I didn’t have children. I would have loved to have had a house full of daughters. I would have ended up having a house full of sons, which would have driven me crazy, so I probably made the right decision. But I sort of do have a house full of daughters since I have so many women singers around me that are in their twenties all the way up to not quite as old as me that are friends of mine. We discuss music and we talk about it and we’re friends. Every time I play a show they come. Every time we play the Forum we shut the Forum down with all the girls that have come to see me. We are sitting on the couches at 2:30 am when even the crew is almost gone. That’s because we have so much to talk about and so much to share, just about being women musicians and what we love and what we want to do.
I still have so much I want to do and they have so much they want to do. It’s like we have a mutual admiration society that goes on after every one of these, especially the last shows, whether they are my shows or Fleetwood Mac shows. That’s what I’m mostly happy about. I don’t think that I have exactly accepted the actual ceremony and the whole thing that will happen in March or whenever it is because in my world that’s a long time. When it comes down to a month away from that and trying to figure out what I’m going to say and what I’m going to do, then it’s going to hit me in more of a weepy, emotional way because I’m already feeling really emotional today and as you can hear, I can hardly even talk.
I am feeling really emotional that my mother and father aren’t here. My father would have said, “Well, I knew you’d do it.” And my mother would have said, “I told you when you were 15 and a half that you better be the boss of your own company since you don’t like being told what to do. You’re going to school. You might be a singer/songwriter and you may do great things, but you’re also going to be an educated singer/songwriter so that you can always be in the boy’s club and so you can never be treated like a second-class citizen by a bunch of guys.” That’s what she told me when I was 15 and a half. So I’m so sorry that my little mom isn’t going to be seated on the side of the stage going to everybody, “Well, I knew she’d do it.”
My sadness is there are a few people that won’t be there. Had Prince not passed away, Prince would have come and played on a song with me because I get to do one or two or three songs. He would have come and played on his and my song for the first time in history since we never got to play [“Stand Back”] together on stage. If Tom Petty had lived, he could have come and played “Stop Draggin’ My Heart Around” with me. And that breaks my heart that those two people aren’t alive for this. But you know what? They are in my heart. They walk with me onstage every night. That’s the sadness that there are a few people that I would really loved to have shared this with, but life goes on and they are in my heart, so it’s okay. I have to let that part go.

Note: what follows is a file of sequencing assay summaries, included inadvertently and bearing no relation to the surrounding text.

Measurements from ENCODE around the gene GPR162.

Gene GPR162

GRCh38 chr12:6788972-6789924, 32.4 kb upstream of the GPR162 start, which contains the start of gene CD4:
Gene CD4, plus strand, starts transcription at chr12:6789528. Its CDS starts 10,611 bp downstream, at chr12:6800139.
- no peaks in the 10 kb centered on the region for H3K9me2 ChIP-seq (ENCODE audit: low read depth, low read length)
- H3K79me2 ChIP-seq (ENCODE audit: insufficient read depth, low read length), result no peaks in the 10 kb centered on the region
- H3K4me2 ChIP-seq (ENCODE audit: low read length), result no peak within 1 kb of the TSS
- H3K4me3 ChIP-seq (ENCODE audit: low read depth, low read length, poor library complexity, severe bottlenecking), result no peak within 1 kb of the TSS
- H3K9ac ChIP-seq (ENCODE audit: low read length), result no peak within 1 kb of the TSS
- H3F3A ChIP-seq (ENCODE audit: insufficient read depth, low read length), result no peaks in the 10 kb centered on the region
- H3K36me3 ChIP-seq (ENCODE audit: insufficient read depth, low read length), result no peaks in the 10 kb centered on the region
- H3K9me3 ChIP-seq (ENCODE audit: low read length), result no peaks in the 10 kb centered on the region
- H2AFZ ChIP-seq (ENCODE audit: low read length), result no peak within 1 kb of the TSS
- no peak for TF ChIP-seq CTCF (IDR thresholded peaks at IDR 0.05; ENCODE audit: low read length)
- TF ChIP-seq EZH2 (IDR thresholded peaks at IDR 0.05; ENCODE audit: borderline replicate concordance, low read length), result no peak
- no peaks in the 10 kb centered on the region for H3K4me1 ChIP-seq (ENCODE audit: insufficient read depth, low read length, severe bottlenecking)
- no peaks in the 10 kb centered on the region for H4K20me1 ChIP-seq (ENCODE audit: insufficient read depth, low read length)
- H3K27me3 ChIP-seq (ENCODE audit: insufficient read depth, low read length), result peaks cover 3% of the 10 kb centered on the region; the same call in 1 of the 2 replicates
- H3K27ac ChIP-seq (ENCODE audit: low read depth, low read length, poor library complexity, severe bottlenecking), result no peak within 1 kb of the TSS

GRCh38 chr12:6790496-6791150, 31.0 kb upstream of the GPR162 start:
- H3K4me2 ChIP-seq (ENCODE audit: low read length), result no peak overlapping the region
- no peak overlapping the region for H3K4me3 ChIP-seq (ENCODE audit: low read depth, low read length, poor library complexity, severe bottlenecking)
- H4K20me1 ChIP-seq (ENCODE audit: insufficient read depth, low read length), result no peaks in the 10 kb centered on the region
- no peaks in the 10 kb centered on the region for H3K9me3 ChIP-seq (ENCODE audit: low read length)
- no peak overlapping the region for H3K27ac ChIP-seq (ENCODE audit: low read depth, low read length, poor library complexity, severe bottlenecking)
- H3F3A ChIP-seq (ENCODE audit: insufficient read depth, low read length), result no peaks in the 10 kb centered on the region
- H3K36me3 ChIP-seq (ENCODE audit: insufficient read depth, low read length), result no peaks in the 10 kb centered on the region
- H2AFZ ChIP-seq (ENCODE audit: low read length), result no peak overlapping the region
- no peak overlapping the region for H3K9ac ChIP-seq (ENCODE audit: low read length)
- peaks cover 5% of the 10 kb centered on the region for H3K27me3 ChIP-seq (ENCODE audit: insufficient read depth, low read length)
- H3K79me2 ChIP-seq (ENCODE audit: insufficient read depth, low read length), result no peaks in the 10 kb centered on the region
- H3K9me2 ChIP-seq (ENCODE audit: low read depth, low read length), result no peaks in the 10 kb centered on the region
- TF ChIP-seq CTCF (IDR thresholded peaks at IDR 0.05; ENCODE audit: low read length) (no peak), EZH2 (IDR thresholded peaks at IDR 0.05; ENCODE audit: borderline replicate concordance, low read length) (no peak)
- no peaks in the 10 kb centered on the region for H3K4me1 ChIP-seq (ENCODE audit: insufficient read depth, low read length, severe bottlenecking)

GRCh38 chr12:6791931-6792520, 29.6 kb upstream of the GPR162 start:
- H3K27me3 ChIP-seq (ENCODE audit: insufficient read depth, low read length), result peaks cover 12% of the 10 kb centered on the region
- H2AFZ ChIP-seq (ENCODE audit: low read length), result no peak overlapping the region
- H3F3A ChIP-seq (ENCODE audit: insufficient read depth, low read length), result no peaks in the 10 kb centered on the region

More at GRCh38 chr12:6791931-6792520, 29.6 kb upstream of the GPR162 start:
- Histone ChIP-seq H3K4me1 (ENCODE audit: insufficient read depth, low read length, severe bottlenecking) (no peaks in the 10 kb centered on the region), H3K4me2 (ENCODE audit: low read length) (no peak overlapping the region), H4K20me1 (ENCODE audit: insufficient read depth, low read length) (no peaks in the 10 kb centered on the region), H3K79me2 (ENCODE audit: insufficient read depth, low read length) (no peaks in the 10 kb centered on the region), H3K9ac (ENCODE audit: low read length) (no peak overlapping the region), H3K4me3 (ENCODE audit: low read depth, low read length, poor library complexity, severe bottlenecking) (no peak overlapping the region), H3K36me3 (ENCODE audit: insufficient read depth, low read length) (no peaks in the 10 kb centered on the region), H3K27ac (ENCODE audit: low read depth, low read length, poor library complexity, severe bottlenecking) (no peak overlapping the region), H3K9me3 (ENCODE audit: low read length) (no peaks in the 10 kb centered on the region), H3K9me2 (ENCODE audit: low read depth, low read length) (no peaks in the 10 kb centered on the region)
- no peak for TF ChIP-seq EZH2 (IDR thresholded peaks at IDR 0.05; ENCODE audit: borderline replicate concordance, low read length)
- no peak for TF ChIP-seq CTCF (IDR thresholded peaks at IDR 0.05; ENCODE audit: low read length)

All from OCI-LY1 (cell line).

I am super excited. I am super grateful. I really didn’t expect this to happen, honestly. I just thought it never was going to happen. I’m really thrilled and I’m really grateful.
It’s a pretty cool class with you, the Zombies, Roxy Music, the Cure, Radiohead and Def Leppard. Are you fan of these people?
I’m a huge fan of Def Leppard. I know them and they always come to our shows. I know them pretty well and I really love their music, actually, and I have their music on my road tapes that I make and I listen to every night between 5:00 and 8:00 every night that I do a show. That’s my inspiration, a lot of my favorite groups.
I’m a huge fan of Janet Jackson. She’s also all over all my tapes. I listen to Janet almost every single night. And the Zombies, from my past, I was a huge fan. I love the Zombies! And the Cure, I don’t know much about them because I really wasn’t a punk girl, not that I wouldn’t have liked to throw some punk into my life, I probably would have, but I can only do so much in one life. And then Radiohead. I have much respect for Radiohead and the beautiful voice of Thom Yorke. I think this is a great bunch of people. This is going to be a really fun night.
Are you thinking much about who might induct you and what three songs you might play?
I’m not really there yet. I have to really give that some thought. Tomorrow is our last show until the end of January and right now I’m in a hotel because I can’t get out of road mode while we’re still playing, so I’m five minutes from my house, but I’m going home tomorrow night after the show. And then the next day I’ll start thinking about all that.
I can’t tell you, but I pretty much know who those people are going to be, but I don’t want to hex it before I make my final decision and talk to some people about it. I want to make the right decision and I want this to be really perfect. But this is a great group of people to be going in with. I’m thrilled about that. I don’t think I’ve ever met Janet Jackson even though I feel like I know her like she lives next door because I’ve been listening to her music since she was a baby. I’m super excited about that and I think she should be in, absolutely. She’s amazing.
I’m happy this is a great bunch of people that get to walk through this little heavenly rainbow with me and I couldn’t be happier. I couldn’t be more honored to be going in twice. First of all, to be going in once was amazing. Everybody that I know over the last 50 years, people that aren’t in the Rock and Roll Hall of Fame are like, “Well, I don’t really care.” And as of 1998, when Fleetwood Mac went in, I always cared since I’m all about ceremony. I would say to myself, “Yeah, you don’t care because you’re not in it. But when you do go in it, you’ll totally care.” It’s that kind of thing. Nobody expects to ever go in it. But when you get that little invitation, you’re dancing around your house because there is nothing better than being inducted into the Rock and Roll Hall of Fame. Being inducted into it twice, for your own work out of the band, there really isn’t anything better than that, to be able to be in both clubs. It’s the “you’re in it because you’re in a band club” and the “you’re in it because of your solo work” club.
I’m glad it happened now before I was like 78 or something. I would have had to walk in with my walker and my feathers and my sequins and my long, flowing grey hair. (Laughs) So I’m glad it happened now and not in another five or six years. What a visual!